LONDON Strolls … #3. Waterloo

Waterloo Walk

On Revisiting the gentle London strolls of my Youth . . .

 

  1. WATERLOO

I set off excitedly, without trepidation, from Waterloo Station.
Via Hungerford Bridge, I briskly traverse the Thames.
At a jaunty pace, I cross The Embankment,
before enthusiastically undertaking the short climb of Villiers Street.

Swiftly crossing The Strand,
I tread vigorously into St Martin’s Lane.
Almost strutting into Charing Cross Road,
I pause to browse the books in Cecil Court’s shops,
soon afterwards  cutting through Garrick Lane.
I drift back now to St. Martin’s Lane
to take a welcome break in Goodwin’s Court Georgian Tea rooms.
 
Then on to plod the length of Long Acre
before lazily cutting through James Street to reach Covent Garden.
Ambling sluggishly, I pass the Royal Opera House,
from where I step out with determination,
although somewhat less purposefully now.

Thus I return to the Strand,
following it along into the length of Fleet Street until,
visibly wearying, I reach St. Paul’s Cathedral and turn right
to cross the Millennium Bridge over the Thames.

Now, heading languidly westwards,
I sluggishly wend my way upriver,
along the South Bank of the Thames,
past the Globe Theatre, Tate Modern Gallery,
Oxo Tower Wharf and the Royal Festival Hall.

Meandering now, very slowly and decidedly weary,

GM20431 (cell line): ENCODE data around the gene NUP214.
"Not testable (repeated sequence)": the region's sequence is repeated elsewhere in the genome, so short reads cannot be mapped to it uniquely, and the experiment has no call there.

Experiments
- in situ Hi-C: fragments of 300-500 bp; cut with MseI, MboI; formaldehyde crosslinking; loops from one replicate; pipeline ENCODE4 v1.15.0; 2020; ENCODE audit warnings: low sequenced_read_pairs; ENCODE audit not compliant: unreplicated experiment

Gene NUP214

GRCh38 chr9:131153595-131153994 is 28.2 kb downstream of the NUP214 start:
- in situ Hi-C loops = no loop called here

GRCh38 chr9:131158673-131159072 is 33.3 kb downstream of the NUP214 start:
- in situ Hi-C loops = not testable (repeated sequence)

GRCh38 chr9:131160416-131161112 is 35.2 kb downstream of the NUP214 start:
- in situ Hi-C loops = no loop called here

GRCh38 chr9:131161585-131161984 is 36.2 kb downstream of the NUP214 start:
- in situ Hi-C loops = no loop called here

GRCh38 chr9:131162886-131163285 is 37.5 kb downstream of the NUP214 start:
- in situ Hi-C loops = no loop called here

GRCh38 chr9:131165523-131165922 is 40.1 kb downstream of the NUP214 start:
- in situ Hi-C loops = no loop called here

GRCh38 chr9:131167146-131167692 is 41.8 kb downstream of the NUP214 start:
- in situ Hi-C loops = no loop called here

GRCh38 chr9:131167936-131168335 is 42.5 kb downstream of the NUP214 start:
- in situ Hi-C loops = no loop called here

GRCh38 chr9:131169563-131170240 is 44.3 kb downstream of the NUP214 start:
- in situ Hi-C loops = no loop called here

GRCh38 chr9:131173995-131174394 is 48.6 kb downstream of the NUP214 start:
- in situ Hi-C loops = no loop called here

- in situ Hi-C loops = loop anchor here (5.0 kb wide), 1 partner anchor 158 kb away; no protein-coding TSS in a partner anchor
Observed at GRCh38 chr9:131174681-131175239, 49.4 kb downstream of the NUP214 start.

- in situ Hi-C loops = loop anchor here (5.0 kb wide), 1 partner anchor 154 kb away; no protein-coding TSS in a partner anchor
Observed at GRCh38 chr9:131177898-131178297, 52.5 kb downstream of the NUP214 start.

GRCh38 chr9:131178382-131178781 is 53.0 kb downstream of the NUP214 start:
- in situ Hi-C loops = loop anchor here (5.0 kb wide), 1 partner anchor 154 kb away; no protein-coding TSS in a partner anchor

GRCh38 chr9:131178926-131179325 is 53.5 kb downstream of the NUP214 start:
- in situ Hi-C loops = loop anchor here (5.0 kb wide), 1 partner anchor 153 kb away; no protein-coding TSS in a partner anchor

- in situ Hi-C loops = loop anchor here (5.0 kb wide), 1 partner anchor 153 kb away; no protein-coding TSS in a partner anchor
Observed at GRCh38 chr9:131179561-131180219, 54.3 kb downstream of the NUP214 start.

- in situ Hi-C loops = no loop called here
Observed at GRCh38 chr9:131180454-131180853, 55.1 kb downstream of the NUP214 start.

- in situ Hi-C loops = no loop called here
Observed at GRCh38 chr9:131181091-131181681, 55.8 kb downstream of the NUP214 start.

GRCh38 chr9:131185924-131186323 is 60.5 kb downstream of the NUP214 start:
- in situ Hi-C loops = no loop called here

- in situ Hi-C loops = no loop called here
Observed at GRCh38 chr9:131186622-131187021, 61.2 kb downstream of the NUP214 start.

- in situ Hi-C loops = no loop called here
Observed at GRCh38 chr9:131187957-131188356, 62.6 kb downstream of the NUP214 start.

until, much relieved, and decidedly thankful,
I find myself back at Waterloo Station.

 

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LONDON Strolls … #1. Chelsea

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On Revisiting the gentle London strolls of my Youth . . .

 

  1. CHELSEA

I leave, with joyous expectation, from Lots Road
to retrace one of my favourite London walks.
Stepping out brightly along the Kings Road
to the World’s End,
I soon move sprightly into Cheyne Walk.

I trip blithely along the Embankment to Albert Bridge,
from where I head purposefully along Royal Hospital Road.
Onwards then, slowing somewhat, to Chelsea Bridge Road,
thence to amble into Sloane Square,
from where I cross, a little hesitantly, to Brompton Road.

Soon I’m trying, unsuccessfully, to pick up the pace into Fulham Broadway. 
I cautiously stretch my legs past Stamford Bridge Football Ground.
Aching a little now, and wavering somewhat,
I head along the North End Road.
Eventually I stumble haltingly into Fulham Palace Road.

Bearing south, with a definite degree of stress now,
I continue to where, near Putney Bridge,
I take a left into the New Kings Road.
Gasping feverishly, I trudge past Parsons Green
until, breathing intemperately,
and desperate for liquid sustenance and my chaise longue,
I return, my curiosity both battered and sated,
but with undisguised relief, to Lots Road.

 

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Winter Holds Court

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The River Thames at Chertsey, Surrey:  Photos – WHB   ©

 

Bare limbs against the furnace of the sky
The stillness of the river mirrors all
Winter holds court in autumn’s dying sigh
Bringing its own beauty to the ball

 

The River Thames Around Hampton Court